Lorpen Trail Running Multisport Sock
$13, 2 oz. (men’s medium)
Lorpen Midweight Hiker Sock
$21, 3.5 oz. (men’s medium)
Lorpen Merino Light Ski Sock
$22, 3 oz. (men’s medium)
Sizes (for all models): men’s M-XL women’s S-M
Merrell Men’s Chameleon Stretch/Women’s Siren Sport Sock
$18, 2 oz. (men’s medium)
Merrell Men’s Courant Solid/Women’s Scamper Solid/Stripe Sock
$18 2 oz. (men’s medium)
Sizes (for both models): men’s and women’s S-XL
How much can you say about socks? The best feel comfortable, keep your feet dry to prevent blisters, and hold their shape for more than just one day—important when you’re on a multi-day backcountry trip. After numerous days of trail running, dayhiking, backpacking, and backcountry and resort skiing, I’ve picked out some favorites.
Three layers of yarn comprise the Lorpen Trail Running Multisport sock—a soft, biodegradable yarn called Tencel against the skin, a layer of Coolmax to move perspiration to the outside, and a layer of nylon and stretchy Lycra for durability. Besides numerous trail runs of varying lengths and many gym workouts, I was most impressed when I wore these socks on a 25.5-mile, 4,600-foot, seven-hour trail run-hike (mostly running) in the Boise Foothills. During that outing, the temperature rose from around 60° F into the 80s; with no shade, I was hot, and only took my shoes off once, briefly, to dump out sand and stones. Still, when I got home, these socks were virtually dry. They’ve become a go-to sock for long trail runs and dayhikes in low-cut shoes.
My Lorpen Midweight Hiker socks endured three very wet days with soaked boots in rain, wet snow, and a lot of puddles and stream crossings in Norway’s Jotunheimen National Park without losing their shape. Buy them if you like a little more warmth and padding than is found in lightweight hiking socks.
For backcountry and resort skiing, I slip on the Lorpen Merino Light Ski socks. Through two long days of backcountry skiing during a four-day yurt trip in Idaho’s Sawtooth Mountains, these calf-high socks stayed dry inside my plastic telemark boots, even in temperatures well above freezing. They delivered the same performance on several individual days of resort and backcountry skiing in those same telly boots. Although the socks aren’t particularly thick, my toes stayed warm.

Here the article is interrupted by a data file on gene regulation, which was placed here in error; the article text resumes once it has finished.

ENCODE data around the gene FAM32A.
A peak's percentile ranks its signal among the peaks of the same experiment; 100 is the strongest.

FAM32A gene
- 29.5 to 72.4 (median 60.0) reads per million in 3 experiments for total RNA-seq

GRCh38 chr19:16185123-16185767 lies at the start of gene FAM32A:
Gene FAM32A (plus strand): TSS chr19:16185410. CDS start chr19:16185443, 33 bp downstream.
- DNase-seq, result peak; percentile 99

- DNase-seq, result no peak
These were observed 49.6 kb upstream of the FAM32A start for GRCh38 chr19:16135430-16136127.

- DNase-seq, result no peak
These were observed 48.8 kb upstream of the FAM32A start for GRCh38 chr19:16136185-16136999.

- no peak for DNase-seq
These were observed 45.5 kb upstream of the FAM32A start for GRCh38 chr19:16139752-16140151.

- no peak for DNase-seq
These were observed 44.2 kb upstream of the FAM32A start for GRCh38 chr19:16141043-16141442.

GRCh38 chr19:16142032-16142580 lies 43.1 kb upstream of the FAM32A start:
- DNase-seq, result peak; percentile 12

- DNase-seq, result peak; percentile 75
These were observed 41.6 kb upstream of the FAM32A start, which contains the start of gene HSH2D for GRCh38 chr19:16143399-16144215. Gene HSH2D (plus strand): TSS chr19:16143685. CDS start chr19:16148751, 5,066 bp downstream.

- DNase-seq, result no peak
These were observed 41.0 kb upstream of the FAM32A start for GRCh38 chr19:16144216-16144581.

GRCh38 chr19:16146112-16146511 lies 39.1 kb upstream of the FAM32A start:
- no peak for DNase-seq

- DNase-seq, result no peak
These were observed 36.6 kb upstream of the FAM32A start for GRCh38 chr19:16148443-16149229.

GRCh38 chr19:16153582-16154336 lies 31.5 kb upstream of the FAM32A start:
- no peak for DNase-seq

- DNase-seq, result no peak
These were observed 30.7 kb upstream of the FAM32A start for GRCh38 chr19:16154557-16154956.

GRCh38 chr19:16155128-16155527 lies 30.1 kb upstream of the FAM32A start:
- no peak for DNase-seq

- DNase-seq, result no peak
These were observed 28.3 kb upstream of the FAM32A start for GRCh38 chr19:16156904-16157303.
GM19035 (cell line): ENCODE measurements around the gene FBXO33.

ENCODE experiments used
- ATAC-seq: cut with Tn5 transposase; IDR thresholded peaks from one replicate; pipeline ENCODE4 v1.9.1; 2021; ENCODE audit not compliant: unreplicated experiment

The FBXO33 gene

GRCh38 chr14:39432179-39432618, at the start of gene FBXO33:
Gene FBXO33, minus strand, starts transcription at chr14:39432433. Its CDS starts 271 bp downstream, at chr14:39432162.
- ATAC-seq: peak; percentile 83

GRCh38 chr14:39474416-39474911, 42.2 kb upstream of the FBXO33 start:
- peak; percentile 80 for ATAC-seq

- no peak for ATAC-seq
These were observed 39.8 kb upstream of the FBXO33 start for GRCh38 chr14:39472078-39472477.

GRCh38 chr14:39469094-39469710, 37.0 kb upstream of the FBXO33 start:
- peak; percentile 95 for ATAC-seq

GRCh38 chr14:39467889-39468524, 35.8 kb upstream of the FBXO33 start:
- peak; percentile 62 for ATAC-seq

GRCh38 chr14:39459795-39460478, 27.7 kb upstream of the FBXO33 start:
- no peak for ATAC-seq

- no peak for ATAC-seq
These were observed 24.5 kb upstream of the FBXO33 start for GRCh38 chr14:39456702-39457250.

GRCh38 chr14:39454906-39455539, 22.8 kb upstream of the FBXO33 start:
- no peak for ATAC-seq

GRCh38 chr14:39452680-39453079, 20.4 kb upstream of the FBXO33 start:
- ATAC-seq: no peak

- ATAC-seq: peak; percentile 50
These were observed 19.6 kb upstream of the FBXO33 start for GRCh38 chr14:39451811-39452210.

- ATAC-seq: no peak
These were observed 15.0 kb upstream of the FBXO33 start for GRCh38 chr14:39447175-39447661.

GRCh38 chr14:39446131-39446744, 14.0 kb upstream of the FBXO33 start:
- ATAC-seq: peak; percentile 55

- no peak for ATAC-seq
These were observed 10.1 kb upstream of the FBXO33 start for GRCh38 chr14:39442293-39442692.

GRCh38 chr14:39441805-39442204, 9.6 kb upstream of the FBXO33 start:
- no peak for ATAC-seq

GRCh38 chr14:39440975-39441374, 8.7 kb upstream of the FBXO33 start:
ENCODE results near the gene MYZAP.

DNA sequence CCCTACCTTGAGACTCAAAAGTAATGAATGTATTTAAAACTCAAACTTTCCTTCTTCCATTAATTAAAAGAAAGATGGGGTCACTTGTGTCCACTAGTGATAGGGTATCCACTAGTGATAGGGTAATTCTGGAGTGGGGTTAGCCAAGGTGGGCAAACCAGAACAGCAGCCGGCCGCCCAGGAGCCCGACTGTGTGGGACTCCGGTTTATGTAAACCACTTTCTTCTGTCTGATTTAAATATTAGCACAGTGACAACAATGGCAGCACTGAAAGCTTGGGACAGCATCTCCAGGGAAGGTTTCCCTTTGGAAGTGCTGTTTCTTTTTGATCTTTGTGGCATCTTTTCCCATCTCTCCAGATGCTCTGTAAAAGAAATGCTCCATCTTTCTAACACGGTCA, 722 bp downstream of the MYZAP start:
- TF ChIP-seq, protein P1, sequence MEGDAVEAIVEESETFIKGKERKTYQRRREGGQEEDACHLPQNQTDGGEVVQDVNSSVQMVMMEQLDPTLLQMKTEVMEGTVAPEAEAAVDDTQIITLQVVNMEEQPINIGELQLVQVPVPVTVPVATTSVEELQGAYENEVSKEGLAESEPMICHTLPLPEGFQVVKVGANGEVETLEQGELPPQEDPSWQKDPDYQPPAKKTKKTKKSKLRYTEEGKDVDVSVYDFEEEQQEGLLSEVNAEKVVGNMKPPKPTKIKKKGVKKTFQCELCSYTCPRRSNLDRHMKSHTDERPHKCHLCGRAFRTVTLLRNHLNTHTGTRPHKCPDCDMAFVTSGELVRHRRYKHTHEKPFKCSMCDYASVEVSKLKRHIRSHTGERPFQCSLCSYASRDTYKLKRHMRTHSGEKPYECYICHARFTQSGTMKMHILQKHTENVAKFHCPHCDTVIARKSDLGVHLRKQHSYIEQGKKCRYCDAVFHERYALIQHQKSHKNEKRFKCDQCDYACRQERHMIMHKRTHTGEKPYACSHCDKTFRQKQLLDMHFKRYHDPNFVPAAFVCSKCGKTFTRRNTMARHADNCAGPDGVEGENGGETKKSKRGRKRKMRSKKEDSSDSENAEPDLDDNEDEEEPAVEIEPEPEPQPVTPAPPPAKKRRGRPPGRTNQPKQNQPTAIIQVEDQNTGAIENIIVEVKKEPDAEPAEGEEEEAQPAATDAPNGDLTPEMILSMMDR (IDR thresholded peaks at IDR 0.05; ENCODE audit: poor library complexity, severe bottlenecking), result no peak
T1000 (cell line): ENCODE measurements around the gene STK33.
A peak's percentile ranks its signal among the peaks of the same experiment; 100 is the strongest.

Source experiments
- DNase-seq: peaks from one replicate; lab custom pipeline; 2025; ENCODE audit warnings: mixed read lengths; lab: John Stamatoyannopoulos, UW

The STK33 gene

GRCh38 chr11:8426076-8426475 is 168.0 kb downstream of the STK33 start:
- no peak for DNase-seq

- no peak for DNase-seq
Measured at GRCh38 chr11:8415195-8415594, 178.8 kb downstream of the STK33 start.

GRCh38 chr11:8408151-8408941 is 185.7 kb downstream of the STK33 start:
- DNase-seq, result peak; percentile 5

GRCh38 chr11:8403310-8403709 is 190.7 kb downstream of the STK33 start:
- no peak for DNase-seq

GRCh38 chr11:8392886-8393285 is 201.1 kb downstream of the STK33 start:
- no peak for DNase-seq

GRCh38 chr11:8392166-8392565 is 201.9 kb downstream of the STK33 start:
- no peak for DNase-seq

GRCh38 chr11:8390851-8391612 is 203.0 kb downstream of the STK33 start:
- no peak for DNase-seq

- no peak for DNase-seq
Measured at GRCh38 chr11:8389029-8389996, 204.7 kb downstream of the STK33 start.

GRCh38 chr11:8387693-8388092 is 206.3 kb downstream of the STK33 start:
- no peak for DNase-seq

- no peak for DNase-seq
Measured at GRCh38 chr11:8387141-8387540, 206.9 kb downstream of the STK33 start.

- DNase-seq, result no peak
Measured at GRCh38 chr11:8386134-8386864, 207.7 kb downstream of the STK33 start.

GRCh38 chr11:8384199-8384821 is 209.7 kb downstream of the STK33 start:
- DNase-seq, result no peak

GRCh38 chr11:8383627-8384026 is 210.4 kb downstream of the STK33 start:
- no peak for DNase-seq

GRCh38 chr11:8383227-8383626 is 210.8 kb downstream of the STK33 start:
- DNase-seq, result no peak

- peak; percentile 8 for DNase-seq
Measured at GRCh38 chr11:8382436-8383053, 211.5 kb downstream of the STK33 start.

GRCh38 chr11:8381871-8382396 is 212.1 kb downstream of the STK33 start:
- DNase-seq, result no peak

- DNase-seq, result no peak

The Merrell Men’s Chameleon Stretch and Women’s Siren Sport sock combine Merino wool with nylon and spandex, and incorporate nice heel, underfoot, and toe padding, an arch-support band, and mesh zones on top of the foot for breathability. This sock stayed remarkably dry and comfortable for me on hot, humid July dayhikes in New Hampshire’s White Mountains—including a 19-mile, 7,000+-foot traverse of the Carter Range, when I sweated profusely for hours. I’ve turned to these socks many times for trail runs, too, especially in cooler temps when I wanted an ankle-height sock.
The Merrell Men’s Courant Solid sock (women’s is the Scamper Solid or Stripe) also uses the same combination of Merino wool with nylon and spandex and sports a good, though not overdone amount of heel, underfoot, and toe padding and mesh on top for breathability. They kept my feet dry and blister-free on numerous trips: a 22-mile August dayhike in Wyoming’s Wind River Range, when I removed my shoes to cool my feet only once; two hot days backpacking in Oregon’s Eagle Cap Wilderness; two very wet days in Norway’s Jotunheimen National Park; backpacking for three low-mileage days with my daughter in Idaho’s Smoky Mountains; and on two of four days backpacking in Washington’s Olympic Mountains (getting soaked one of those days). The light weight of these socks proved warm enough in boots on days in the 30s Fahrenheit, but not too hot on days in the 70s.